Yes, buddy.  Exactly that.  Brothers run deep.

The garden expert says that the flowers I planted today will take seven years to be full grown and sweep in front of our house like prairie grass in a wind storm.  I think of time as I dig deep holes to place the roots in, not minding the work or the wait.  It’s enough for now to plant with purpose.

 

 

Moments Named Forever

“Everyday has something in it whose name is Forever”

Like drinking hot cocoa with real whipped cream foam

and squeezing twenty family members into a room,

which both happened today

 

I remember as a girl

when the storms would come in

We would all huddle in the basement with a candle

And I would whisper to the storm to stay

To take the roof off of our house

Just to keep us together like this

 

* the first line of this poem is from Mary Oliver’s “Everything That was Broken”, from her new book Felicity.  I got it today huddled in that room stuffed with family. I accidentally read the whole thing and am reeling.  The amazing thing about poetry is how you can’t predict what it unearths in you.  Like out of the whole thing what remained for me  was the feeling of storms in elvaston IL, the coziness of family around a single candle?  It was a moment whose name is Forever, is all I can guess.

 

 

 

From A Mountain Top In Maine

photo (28)

The earth is a metaphor

We live in a reflection

and hear mere echoes down here

But here on the top…

The wind is Spirit

Holy breath on my face

The towering pine trees bow their heads as He passes

And I’m a witness to grace

I look out on the horizon and see the fingers of God

reaching down to tickle the palm of man

Down in the valley a deep wrinkled saint

stretches out his weathered hand

to feel the rain

***in maine, i had a chance to be at the top of a mountain with just our dog.  i felt very alive, like i was getting The Real Thing, not just reflections. i resisted coming down but it was getting dark.  i walked down during golden hour. The golden air matched the golden leaves which matched my golden dog, whose wagging bum looked like a leaf being blown down the lane.  i felt like a guest, a witness to something other, like i did at the top. it’s been a week since I came down from that mountain and i am tucked into the valley again.  back into the world of metaphors and echoes. i am both satisfied and thirsty in the same moment and suppose I will be until I return to the mountains again.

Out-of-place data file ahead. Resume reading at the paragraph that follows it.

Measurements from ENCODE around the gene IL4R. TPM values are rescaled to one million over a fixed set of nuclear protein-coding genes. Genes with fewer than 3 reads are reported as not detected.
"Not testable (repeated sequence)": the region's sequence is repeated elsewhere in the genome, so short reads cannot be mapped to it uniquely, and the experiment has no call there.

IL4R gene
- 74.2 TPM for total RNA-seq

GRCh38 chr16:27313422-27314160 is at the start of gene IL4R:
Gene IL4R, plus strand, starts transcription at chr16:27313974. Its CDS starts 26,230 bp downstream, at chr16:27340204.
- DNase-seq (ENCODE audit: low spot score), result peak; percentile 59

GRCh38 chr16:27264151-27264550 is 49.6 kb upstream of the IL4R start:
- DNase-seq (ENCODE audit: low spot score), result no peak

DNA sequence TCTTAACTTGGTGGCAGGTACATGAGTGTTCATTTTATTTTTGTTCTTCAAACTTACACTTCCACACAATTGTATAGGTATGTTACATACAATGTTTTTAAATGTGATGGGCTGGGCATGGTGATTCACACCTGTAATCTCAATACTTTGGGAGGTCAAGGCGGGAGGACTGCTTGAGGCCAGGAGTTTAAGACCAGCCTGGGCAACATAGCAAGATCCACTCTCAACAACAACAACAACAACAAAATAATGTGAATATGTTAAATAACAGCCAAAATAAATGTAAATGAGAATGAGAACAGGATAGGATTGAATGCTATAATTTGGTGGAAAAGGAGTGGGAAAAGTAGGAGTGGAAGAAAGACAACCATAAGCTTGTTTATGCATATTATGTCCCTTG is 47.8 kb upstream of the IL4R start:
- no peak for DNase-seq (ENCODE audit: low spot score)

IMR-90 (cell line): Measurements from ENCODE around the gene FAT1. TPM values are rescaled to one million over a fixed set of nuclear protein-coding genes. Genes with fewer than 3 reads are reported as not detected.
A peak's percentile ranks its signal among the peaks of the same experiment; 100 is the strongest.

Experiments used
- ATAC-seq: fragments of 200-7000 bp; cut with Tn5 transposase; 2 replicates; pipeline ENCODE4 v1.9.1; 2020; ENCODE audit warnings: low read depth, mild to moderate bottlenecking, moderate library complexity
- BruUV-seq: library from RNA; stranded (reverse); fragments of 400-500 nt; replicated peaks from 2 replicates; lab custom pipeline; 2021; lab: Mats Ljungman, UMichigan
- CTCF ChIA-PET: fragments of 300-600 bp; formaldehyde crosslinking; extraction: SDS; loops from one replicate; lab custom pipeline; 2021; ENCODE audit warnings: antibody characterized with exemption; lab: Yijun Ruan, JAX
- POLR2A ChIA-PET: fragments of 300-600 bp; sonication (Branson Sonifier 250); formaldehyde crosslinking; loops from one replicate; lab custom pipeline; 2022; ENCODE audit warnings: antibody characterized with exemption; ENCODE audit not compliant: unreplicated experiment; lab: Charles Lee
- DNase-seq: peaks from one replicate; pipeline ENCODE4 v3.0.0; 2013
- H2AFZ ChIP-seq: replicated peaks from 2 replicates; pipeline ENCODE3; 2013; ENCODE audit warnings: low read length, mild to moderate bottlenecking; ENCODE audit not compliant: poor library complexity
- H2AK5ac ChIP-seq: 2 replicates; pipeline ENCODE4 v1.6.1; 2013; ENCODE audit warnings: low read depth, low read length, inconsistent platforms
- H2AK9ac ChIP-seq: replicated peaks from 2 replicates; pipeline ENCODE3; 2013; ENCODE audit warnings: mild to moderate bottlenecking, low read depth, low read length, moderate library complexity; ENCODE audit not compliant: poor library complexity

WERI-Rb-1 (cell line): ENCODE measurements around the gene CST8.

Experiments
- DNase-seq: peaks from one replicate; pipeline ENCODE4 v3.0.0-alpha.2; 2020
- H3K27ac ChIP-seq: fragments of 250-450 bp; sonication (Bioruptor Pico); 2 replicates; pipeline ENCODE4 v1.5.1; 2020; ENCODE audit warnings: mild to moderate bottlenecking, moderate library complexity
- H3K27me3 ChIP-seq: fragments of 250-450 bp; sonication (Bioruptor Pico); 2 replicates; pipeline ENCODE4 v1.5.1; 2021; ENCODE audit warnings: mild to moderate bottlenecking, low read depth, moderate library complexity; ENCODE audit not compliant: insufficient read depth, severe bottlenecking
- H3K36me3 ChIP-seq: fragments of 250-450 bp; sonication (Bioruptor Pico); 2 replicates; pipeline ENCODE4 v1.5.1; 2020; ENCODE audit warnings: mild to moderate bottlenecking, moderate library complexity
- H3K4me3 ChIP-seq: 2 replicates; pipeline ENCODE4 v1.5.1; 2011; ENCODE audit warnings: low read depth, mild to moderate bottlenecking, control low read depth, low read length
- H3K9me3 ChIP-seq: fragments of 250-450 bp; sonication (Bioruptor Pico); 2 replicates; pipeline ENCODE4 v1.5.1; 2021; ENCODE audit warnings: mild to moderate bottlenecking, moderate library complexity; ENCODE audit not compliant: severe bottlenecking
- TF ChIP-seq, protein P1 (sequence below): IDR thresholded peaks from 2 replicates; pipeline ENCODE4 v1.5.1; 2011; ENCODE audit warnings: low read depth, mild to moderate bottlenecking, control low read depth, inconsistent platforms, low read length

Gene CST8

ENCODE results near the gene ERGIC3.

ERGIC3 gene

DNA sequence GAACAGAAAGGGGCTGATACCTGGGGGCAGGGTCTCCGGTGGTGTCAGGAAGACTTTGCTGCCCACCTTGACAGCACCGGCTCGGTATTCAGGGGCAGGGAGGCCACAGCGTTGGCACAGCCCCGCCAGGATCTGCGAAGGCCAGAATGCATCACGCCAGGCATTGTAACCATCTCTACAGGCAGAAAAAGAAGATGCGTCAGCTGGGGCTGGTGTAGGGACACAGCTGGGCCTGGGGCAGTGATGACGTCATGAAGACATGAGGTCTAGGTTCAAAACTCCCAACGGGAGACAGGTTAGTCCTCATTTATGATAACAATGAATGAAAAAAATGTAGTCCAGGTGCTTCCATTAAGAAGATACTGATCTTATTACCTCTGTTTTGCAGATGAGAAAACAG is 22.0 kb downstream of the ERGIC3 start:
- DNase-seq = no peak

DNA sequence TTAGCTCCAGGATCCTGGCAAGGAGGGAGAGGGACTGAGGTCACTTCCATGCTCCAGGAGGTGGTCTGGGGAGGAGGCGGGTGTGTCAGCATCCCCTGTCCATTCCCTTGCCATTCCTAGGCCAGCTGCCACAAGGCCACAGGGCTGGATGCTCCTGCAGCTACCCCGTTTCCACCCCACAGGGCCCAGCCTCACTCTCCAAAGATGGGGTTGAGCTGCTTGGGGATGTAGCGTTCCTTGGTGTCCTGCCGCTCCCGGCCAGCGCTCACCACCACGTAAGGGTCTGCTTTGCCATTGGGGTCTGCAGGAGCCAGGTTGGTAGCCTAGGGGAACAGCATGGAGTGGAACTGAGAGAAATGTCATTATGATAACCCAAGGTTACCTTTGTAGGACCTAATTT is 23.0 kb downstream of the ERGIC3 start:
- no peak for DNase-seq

The Year My Children Were A Ghost and a “Little Moose” For Halloween

I don’t take many pictures of our life

i already can’t remember what the kids were last year for halloween

I worry about this

How will they know what a happy childhood they lived?

How will they see what I see

The look of chocolate smeared satisfaction on their faces

while they sleep

i inhale their exhales in the dark

and scribble poems of love for them

in my mind on the ceiling

may this moment unconscious

true but unproven

become a passing thought on the crowded subway

going “home” to expired food and turned down heaters

that whispers “you walk on this earth beloved”

** a note on halloween 2015.  atticus had it in his head to be a ghost.  i wondered briefly about whether we should allow for such evil, but then figured out the price of a white shirt and face paint and remembered casper’s friendliness. so we let him on the grounds that he smile and say thank you. solomon was out of sorts when he woke up from his nap and the only thing that pleased him were the words “little moose”, one word per cheek.  we walked down main street of Greenville Maine with pillow cases for candy and solomon singing “trick or treat” in his own little tune.  it was so cute we tried to sing along but that didn’t please him either.